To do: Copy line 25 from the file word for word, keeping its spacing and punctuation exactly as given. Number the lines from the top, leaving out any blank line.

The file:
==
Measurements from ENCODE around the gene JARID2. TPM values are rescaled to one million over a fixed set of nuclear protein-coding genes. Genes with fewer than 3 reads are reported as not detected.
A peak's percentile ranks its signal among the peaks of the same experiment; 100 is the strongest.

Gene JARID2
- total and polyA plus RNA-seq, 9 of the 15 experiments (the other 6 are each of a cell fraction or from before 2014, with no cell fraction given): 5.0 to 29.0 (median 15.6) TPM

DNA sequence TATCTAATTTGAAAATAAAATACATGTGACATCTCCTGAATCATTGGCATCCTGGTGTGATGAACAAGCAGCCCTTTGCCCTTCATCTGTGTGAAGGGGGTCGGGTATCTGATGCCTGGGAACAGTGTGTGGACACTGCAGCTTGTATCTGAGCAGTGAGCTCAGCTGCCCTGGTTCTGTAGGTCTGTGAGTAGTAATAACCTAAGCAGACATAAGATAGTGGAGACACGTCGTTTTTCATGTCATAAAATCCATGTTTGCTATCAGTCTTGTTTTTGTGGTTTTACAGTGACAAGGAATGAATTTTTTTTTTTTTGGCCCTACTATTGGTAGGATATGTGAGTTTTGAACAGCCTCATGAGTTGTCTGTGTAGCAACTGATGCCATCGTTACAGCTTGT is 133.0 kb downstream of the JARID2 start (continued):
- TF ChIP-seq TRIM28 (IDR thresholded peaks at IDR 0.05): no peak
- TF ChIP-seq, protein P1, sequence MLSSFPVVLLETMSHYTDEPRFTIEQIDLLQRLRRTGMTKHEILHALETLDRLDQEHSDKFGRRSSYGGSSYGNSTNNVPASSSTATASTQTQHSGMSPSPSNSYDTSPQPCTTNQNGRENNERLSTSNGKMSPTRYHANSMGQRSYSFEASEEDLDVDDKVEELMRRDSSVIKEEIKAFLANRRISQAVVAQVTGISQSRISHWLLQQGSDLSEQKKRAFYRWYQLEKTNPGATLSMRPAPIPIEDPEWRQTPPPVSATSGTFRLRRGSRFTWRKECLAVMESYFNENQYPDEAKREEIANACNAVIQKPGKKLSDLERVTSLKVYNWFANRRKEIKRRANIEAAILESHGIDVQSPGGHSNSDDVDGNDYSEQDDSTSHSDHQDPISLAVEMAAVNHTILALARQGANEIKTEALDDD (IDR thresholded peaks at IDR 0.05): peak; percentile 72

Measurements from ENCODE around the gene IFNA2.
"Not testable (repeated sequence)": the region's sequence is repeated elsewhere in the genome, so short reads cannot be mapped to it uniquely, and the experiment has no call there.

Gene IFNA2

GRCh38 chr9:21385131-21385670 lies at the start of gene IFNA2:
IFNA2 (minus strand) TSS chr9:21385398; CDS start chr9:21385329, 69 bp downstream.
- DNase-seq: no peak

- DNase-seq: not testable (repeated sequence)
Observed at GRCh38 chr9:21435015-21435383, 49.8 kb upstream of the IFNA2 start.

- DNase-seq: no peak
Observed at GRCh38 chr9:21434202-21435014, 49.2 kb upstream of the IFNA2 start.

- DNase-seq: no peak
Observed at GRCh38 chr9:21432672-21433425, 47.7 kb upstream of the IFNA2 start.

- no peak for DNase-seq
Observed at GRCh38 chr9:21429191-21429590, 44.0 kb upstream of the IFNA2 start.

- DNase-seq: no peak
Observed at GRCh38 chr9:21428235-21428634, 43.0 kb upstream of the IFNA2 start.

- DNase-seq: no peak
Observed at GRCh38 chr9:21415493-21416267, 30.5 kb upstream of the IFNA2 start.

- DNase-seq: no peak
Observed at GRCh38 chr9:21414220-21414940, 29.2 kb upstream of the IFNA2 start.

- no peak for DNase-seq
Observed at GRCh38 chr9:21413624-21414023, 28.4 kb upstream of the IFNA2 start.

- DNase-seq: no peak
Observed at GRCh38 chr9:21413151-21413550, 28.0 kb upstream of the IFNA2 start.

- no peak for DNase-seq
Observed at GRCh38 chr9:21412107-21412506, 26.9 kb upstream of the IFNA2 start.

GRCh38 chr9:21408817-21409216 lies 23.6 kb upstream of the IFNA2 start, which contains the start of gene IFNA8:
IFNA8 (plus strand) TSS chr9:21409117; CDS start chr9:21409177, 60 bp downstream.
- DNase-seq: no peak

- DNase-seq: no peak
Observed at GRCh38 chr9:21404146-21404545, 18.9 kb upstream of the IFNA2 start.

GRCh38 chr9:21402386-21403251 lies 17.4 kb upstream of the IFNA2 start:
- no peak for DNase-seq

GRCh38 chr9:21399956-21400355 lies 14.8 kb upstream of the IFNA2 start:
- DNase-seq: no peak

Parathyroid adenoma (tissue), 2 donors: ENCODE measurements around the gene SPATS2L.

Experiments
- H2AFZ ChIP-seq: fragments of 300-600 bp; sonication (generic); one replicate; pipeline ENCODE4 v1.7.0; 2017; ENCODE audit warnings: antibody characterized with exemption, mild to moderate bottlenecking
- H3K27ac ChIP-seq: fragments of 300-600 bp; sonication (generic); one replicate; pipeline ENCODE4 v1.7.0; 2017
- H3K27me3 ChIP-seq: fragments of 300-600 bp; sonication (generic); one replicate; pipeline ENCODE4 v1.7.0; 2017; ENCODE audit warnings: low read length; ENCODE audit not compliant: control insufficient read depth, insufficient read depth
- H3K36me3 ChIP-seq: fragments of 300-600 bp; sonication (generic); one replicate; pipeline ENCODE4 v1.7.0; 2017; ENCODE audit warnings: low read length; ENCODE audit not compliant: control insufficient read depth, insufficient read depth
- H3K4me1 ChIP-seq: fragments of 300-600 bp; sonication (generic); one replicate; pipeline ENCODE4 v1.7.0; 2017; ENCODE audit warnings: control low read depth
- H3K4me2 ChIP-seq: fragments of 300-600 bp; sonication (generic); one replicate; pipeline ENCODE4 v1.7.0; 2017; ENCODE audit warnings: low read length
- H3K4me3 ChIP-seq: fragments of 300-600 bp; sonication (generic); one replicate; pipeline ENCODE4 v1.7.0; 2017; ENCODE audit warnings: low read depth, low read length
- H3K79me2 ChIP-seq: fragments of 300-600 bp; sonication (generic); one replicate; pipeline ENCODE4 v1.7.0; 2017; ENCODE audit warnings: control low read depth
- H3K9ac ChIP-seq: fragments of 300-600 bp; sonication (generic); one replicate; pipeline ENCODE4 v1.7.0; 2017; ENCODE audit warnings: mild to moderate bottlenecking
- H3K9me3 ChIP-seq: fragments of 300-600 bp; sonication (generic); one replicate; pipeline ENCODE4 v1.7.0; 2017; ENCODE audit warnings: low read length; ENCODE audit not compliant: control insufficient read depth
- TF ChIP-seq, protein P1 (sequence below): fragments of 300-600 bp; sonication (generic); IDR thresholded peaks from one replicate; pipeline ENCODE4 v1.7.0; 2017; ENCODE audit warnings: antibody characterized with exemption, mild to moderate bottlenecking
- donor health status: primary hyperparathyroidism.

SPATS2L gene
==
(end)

Observed at GRCh38 chr9:21415493-21416267, 30.5 kb upstream of the IFNA2 start.